Stomach Cancer and Apoptosis: A Review

  • Hisao Ito
  • Masato Ishida
  • Satoshi Ohfuji
  • Mitsuhiko Osaki
  • Hisae Hayashi
  • Shigeru Tatebe


Apoptosis is a distinct form of cell death, distinguishable from necrosis. It is a natural, active process by which cells are eliminated from normal or neoplastic tissue. We describe apoptotic cells in human gastric mucosa, adenomas, and carcinomas with special reference to the role of the p53 gene. Apoptosis plays a role in the morphogenesis of gastritis mucosa, including intestinal metaplasia to eliminate unnecessary or possibly DNA-damaged cells. The frequent occurrence of apoptosis in gastric adenomas may reflect their rather static nature. Apoptosis correlates with proliferative activity and tumorigenesis of gastric carcinoma, in which the apoptotic index (AI) correlates with the histologic type and depth of invasion. Gastric carcinoma with lymphoid stroma (GCLS) demonstrated the lowest AI among the histologic types. This fact might partly correlate with their favorable postoperative prognosis of GCLS compared with ordinary gastric carcinomas. Although the mutated p53 gene attenuates apoptotic cell death, apoptosis of gastric cancer cells occurs in a cell cycle-dependent and a cell cycle-independent manner in vivo. Anticancer agents, transforming growth factor beta, and antiFas antibody variably induce apoptosis in the various human gastric cancer cell lines. In fact, preoperative administration of 5-fluorouracil significantly increased the number of apoptotic cancer cells. Thus apoptosis plays a crucial role in the tumorigenesis and progression of human gastric carcinoma. Selective induction of apoptosis of cancer cells is undoubtedly the best way to treat gastric cancer patients. Further studies should be conducted to clarify variable pathways of signal transduction, which might show a diverse spectrum of biologic effects depending on the apoptosis-inducible agents.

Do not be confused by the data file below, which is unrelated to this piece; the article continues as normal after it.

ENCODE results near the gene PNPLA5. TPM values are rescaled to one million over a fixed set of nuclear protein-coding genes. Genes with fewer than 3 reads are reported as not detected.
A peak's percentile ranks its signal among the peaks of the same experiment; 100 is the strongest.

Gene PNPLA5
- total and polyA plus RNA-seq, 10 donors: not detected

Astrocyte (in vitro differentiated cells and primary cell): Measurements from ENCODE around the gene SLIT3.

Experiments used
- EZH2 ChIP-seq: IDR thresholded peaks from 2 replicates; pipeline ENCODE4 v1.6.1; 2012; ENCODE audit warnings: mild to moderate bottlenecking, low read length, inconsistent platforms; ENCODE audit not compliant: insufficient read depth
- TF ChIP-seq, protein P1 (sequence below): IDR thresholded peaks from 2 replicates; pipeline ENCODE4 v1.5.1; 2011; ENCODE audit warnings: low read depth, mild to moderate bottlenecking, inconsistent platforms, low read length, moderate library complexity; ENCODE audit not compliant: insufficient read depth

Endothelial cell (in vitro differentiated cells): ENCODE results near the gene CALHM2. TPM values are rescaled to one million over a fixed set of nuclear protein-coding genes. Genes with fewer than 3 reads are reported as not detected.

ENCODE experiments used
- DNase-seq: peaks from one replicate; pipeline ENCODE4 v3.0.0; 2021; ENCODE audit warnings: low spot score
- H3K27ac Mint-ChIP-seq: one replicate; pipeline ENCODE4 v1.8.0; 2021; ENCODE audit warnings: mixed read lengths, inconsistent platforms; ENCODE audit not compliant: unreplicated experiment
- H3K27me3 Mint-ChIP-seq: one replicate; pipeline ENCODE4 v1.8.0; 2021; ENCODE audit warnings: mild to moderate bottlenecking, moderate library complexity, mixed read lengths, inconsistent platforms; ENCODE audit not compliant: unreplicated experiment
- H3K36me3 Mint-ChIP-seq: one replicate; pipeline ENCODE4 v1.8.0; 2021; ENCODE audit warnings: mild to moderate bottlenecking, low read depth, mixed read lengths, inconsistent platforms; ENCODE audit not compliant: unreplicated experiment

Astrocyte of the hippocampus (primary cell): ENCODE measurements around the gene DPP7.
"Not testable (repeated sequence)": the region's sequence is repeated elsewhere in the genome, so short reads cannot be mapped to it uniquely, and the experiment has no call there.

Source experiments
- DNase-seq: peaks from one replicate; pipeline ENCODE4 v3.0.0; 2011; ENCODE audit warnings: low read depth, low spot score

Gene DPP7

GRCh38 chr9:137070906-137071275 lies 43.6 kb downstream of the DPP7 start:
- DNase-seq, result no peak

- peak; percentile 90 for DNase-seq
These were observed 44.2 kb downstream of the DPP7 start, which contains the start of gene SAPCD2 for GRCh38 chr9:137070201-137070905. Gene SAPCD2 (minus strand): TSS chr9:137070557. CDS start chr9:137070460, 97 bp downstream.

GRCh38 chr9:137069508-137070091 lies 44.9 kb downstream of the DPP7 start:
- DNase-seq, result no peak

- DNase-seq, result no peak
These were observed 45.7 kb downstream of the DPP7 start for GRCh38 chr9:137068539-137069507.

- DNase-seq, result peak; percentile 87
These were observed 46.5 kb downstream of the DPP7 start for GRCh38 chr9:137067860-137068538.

Gastric Cancer Gastric Carcinoma Gastric Cancer Cell Intestinal Metaplasia Apoptotic Index 
These keywords were added by machine and not by the authors. This process is experimental and the keywords may be updated as the learning algorithm improves.


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Copyright information

© Springer Japan 1997

Authors and Affiliations

  • Hisao Ito
    • 1
  • Masato Ishida
    • 1
  • Satoshi Ohfuji
    • 1
  • Mitsuhiko Osaki
    • 1
  • Hisae Hayashi
    • 1
  • Shigeru Tatebe
    • 1
  1. 1.First Department of Pathology, Faculty of MedicineTottori UniversityYonago, Tottori 683Japan

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